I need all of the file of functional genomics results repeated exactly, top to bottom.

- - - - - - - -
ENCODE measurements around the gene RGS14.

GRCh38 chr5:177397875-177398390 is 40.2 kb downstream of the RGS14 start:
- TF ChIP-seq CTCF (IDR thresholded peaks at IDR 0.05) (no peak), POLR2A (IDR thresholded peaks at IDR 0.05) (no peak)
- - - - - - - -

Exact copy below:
ENCODE measurements around the gene RGS14.

GRCh38 chr5:177397875-177398390 is 40.2 kb downstream of the RGS14 start:
- TF ChIP-seq CTCF (IDR thresholded peaks at IDR 0.05) (no peak), POLR2A (IDR thresholded peaks at IDR 0.05) (no peak)